Tonight, I bid you adieu, 2020.
But I will not forget.
Like a Gatsby party full of bacchanalian romps, too-eager partygoers ushered in this next decade with all the wonderment of a new era. There was such hope and eagerness for progress, on all fronts—moral, spiritual, ecological, judicial, global, national, and personal. The confetti rained down, the crystal clinked, and the number shifted from 19 to 20.
525,600 minutes later, without much pomp or grandeur, you fizzled to a stop as we felt a dizziness experienced from your revolving door of unfortunate events. No crowds pressed together, throwing caution to the wind, unmasked and reveling. No anticipation, wonderment, or felicity. Just yoga pants and early to bed, sleeping off the hangover caused by the dumpster fire that was our year.
I think I speak for all when I say that there is much of this old acquaintance that we want to forget, despite the honest truth that this 365 will be difficult to erase from our minds. From start to finish, you’ve proven an Everest to humanity, but if we wipe it all away, then with it goes the lessons learned.
Today, my eldest child sat quietly in the backseat, staring forlornly out the window as we left home for a quick jaunt of socially distanced errands before succumbing to another day of seclusion at the homestead, and I caught the emptiness in her expression, the glazed eyes of worry. Like the looming clouds above, threatening to drop their watery burden on us all, I read emotional inclement weather ahead. I almost swept it under the rug of denial I’ve been heaping the piles of 2020 under for some months now, but I felt a tightening in my chest, and knew, before she opened her mouth to utter the words, what was plaguing her.
“What is it?” I asked. She did not immediately reply, but a small sigh and a head tilt shifted her deeper in melancholy.
I asked her again, and this tiny, mouse-like voice, choked with a sob threatening to erupt, replied.
“What if 2021 is actually worse than 2020? I want to hug my friends again, see our family (Insert larger sigh). When will it end?”
Mustering up my best glass-half-full mother POV, I told her that all we could do was to look for the good and try our best to make improvements in the new year, even if they seemed meager.
She was unmoved by my Pollyanna-ing, and I did not offer it again, because, truth be told, I, myself was already thinking it. She just spoke my thoughts out loud, and they were both hollow and deafening.
We saw my father several hours later, and upon exiting our driveway to seek lunch, I reminded him of the need for a mask, and he was frustrated he’d forgotten this swath of fabric. I heard him mutter about the day whenever we would be allowed in public unmasked, and I couldn’t stop myself from musing—when will that be? When do we get to see what’s behind our masks again?
There’s been so much about this garbage scented year that I could be bitter and sullen about. We’ve been isolated from our loved ones, created a sense of paranoia about being in public or interacting with anyone.
We’ve turned mundane tasks into mini-getaways (solo grocery run at 7am, in a ghost town of a store? Yes, please!), and become hoarders of basic necessities like the apocalypse is at our door and zombies are threshing our toilet paper supply.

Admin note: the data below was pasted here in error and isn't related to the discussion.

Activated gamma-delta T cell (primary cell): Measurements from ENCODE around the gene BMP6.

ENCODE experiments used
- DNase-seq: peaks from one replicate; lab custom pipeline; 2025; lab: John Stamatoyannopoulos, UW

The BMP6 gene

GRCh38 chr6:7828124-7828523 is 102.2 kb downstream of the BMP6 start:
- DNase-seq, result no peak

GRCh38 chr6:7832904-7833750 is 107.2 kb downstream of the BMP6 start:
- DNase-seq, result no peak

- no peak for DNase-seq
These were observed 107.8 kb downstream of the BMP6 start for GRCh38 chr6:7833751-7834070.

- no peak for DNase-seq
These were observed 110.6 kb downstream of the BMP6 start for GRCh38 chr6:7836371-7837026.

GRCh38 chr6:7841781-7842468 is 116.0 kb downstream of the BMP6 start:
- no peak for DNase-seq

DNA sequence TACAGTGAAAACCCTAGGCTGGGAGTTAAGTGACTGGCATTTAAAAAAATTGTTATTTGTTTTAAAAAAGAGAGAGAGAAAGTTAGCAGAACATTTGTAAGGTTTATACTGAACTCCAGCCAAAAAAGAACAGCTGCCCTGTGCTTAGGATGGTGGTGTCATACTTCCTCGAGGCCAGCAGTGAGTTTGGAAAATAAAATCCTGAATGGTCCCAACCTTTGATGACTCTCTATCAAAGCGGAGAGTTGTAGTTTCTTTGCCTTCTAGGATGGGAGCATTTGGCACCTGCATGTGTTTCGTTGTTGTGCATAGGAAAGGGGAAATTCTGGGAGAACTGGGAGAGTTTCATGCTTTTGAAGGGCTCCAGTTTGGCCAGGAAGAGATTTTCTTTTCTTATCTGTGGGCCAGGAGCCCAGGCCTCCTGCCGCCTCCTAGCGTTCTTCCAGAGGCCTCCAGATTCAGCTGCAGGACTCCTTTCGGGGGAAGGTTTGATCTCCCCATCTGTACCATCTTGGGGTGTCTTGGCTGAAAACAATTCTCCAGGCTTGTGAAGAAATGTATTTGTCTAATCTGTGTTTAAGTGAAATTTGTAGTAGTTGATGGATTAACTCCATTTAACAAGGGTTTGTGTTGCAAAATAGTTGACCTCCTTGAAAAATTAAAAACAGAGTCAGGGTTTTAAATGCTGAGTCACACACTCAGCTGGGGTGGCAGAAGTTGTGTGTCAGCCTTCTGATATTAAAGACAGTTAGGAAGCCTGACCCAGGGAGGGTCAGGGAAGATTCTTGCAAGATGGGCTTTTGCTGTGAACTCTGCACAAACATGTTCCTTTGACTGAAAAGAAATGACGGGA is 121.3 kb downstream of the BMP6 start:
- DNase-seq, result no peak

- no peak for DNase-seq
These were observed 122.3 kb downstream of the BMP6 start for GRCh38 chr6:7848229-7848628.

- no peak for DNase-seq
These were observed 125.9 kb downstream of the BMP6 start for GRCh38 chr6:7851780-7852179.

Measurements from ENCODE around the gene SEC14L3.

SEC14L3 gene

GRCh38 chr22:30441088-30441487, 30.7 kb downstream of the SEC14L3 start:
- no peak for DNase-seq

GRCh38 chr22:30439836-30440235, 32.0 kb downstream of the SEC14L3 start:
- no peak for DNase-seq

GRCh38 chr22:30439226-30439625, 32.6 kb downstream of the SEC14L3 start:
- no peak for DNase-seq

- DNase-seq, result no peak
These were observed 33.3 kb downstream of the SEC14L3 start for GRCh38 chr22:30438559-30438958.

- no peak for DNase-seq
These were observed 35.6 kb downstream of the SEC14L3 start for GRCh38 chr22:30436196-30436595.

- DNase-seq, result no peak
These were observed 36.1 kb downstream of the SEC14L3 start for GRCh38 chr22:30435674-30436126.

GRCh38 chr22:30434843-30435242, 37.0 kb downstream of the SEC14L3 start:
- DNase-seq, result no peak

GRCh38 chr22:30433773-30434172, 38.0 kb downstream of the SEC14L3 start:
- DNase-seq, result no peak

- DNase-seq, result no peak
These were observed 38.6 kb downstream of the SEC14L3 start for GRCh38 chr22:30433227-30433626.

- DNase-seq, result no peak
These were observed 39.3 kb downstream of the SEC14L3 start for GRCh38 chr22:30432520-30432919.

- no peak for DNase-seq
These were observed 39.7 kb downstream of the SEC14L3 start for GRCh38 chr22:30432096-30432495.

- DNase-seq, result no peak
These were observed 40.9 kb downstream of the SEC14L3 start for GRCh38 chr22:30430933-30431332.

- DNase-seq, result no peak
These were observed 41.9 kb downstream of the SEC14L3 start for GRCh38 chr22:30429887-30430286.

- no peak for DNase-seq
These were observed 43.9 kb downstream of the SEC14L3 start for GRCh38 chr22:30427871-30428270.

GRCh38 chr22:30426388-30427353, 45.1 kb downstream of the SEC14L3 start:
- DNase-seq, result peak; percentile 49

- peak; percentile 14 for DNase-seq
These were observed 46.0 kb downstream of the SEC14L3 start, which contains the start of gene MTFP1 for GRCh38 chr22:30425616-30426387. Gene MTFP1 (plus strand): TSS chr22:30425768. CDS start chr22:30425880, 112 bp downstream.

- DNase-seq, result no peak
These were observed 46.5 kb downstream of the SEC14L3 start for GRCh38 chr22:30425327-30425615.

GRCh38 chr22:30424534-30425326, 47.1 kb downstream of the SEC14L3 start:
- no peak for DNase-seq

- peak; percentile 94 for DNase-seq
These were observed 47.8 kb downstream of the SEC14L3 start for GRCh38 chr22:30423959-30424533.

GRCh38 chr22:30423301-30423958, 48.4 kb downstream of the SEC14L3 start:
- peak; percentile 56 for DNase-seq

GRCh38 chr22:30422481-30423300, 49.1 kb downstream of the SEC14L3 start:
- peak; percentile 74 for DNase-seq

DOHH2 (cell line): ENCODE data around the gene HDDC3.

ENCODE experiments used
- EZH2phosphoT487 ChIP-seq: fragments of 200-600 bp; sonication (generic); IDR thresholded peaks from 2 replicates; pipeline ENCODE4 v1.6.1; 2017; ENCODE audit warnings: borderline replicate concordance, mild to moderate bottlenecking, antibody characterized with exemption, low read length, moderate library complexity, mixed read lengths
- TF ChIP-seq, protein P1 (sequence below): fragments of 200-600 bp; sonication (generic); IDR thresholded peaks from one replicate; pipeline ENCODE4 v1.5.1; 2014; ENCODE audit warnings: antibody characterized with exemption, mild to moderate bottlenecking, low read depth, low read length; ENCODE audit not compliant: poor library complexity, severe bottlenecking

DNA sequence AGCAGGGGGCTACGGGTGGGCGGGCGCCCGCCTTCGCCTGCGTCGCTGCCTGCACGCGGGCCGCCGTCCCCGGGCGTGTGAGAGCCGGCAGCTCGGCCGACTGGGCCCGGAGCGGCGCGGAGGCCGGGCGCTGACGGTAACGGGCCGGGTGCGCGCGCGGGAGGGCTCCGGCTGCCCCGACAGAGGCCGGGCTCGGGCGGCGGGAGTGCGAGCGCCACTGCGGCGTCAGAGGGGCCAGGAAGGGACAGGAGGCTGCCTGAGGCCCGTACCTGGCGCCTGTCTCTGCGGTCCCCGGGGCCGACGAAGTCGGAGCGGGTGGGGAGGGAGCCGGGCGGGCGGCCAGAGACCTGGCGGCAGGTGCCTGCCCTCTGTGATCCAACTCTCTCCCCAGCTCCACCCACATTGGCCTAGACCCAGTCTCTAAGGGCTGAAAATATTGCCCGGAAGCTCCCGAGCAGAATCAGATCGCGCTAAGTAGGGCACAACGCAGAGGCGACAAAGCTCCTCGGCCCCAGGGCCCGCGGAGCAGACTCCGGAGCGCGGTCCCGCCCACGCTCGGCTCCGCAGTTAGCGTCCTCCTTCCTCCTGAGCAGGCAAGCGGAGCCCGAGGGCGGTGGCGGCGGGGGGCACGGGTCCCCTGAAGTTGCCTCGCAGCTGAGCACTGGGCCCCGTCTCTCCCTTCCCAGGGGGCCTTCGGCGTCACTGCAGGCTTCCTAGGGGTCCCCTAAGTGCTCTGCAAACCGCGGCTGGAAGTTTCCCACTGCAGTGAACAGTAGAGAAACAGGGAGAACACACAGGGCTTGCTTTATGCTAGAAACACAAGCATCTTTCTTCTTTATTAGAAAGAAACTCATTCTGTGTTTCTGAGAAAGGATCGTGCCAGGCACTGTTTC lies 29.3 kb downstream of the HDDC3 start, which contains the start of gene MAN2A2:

We’ve seen violence and hatred run loose like feral animals through the streets of major cities and small towns, division and despair overruling understanding and acceptance.
We’ve actually wondered if this is the beginning of the End Times, but covered our fear in silly memes, hashtags, snarky social media videos, and the like, claiming that an asteroid obliterating us would be a walk in the park compared to 2020. I’ve actually looked to the sky and wondered if this was a set of challenges designed by God to test our faith, and more often than not, the answer in my heart has been “YES.”
“But we’ve wandered many a weary foot, since auld lang syne. We two have paddled in the stream from morning sun til dine; but seas between us broad have roared since auld lang syne.”-Robert Burns-
So, where does this leave us as we listen to the boom of combustibles, while wearing our yoga pants and sipping sparkling grape juice as we welcome a new calendar date? Do we say farewell to auld Lang syne, my dear? Is there a cup of kindness left to share?
This night is a far cry from the one we concluded a year ago today, and it reminds me of an earlier post where I mentioned the “B.C” (Before Corona) and “A.D.” (After Distancing) concepts. How little we knew then, and what a double dose of hindsight we have now that we can look over our shoulder!
Here’s the view I see.
We learned to cope through adversity.
We banded together, and adapted, almost overnight, in nearly every aspect of daily life, so that we could endure.
We suffered tremendous loss, but found more ways to gain empathy for our fellow men and women.
We found ways to lend a hand, whether sending assistance digitally, driving by in caravan, or lending our thrice washed hands to neighbor and stranger alike.
We worked through the oddly granted gift of time with those in our own four walls, and reminded each other we are not truly alone.
We found time for long-dormant ambitions, projects, renovations, and hobbies, weaving a rich new tapestry of talent, beautiful storytelling, and individuality.
Yes, it was messy, inconvenient, sometimes alienating, but it was. We can now use the past tense when we wake up in a new day, month, and year tomorrow.
We may be a little bruised, battered, or broken, but in the crucible of 2020, we were made stronger by it all.
So, as you see that ball drop and that last digit move to a 1, just remind yourself of this:
As the last chime echoes, I will not forget this old acquaintance.
However, I resolve to face the sun so the shadows fall behind me.
2020, here’s lookin’ at you, kid.